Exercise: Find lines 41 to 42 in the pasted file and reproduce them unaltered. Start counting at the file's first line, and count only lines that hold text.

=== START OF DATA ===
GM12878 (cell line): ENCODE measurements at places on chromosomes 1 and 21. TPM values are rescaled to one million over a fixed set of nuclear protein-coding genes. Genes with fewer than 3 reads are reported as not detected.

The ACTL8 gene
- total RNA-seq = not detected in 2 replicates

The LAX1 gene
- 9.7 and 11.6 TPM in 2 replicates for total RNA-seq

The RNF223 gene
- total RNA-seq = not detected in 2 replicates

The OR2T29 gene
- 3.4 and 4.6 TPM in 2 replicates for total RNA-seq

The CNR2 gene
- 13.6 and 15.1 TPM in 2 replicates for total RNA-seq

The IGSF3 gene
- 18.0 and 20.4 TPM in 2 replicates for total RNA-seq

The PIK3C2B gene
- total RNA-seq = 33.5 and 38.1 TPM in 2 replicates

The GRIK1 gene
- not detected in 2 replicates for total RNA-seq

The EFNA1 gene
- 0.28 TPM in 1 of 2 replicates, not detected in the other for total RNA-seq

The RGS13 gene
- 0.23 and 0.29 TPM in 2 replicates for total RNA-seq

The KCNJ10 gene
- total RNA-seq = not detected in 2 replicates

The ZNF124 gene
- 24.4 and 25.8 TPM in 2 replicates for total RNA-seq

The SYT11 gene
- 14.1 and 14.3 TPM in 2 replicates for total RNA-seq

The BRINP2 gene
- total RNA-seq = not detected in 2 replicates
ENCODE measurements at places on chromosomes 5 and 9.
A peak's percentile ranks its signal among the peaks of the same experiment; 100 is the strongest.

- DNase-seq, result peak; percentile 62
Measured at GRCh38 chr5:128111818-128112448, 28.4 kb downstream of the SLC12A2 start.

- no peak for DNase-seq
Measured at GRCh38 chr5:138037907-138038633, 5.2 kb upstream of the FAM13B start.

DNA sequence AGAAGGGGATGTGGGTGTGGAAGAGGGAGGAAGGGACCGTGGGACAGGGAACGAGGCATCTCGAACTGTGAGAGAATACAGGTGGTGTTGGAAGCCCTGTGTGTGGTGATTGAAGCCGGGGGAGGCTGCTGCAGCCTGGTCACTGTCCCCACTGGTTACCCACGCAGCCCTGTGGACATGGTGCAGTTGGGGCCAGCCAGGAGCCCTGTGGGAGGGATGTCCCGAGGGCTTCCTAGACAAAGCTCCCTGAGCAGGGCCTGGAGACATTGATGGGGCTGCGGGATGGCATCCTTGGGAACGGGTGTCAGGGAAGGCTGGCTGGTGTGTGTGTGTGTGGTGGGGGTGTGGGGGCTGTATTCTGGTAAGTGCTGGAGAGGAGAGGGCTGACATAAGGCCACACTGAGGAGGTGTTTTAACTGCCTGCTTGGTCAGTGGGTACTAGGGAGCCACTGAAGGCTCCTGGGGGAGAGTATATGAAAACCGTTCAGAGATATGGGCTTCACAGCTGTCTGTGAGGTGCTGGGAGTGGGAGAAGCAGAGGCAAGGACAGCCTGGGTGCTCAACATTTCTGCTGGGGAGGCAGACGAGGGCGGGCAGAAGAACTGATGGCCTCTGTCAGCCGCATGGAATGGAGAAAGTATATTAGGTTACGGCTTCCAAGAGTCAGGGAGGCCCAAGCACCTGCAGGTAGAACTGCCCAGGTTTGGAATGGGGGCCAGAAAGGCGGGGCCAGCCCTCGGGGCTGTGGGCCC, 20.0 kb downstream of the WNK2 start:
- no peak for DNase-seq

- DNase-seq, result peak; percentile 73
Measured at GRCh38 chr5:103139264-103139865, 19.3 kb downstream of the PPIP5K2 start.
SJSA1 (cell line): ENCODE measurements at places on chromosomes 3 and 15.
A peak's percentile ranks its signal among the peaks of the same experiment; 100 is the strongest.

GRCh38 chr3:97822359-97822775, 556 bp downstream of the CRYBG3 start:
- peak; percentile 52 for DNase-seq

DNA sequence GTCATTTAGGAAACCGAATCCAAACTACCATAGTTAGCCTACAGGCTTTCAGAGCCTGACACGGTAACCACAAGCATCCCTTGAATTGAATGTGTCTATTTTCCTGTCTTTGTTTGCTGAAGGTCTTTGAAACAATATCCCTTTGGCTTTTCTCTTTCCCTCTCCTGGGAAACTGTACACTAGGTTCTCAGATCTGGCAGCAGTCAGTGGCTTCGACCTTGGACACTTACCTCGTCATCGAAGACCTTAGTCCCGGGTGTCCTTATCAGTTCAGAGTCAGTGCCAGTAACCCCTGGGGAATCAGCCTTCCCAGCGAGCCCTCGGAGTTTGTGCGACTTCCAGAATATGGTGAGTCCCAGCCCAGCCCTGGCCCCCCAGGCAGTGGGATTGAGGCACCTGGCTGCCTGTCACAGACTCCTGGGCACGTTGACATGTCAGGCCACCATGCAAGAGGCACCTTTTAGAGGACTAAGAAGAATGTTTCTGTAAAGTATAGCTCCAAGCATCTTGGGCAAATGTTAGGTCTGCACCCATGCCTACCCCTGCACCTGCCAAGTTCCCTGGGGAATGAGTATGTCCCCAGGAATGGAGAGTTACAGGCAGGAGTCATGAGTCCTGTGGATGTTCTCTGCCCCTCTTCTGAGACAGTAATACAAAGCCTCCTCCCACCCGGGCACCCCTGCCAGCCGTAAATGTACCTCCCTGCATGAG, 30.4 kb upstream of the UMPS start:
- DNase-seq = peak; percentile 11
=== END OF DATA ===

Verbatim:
A peak's percentile ranks its signal among the peaks of the same experiment; 100 is the strongest.

GRCh38 chr3:97822359-97822775, 556 bp downstream of the CRYBG3 start: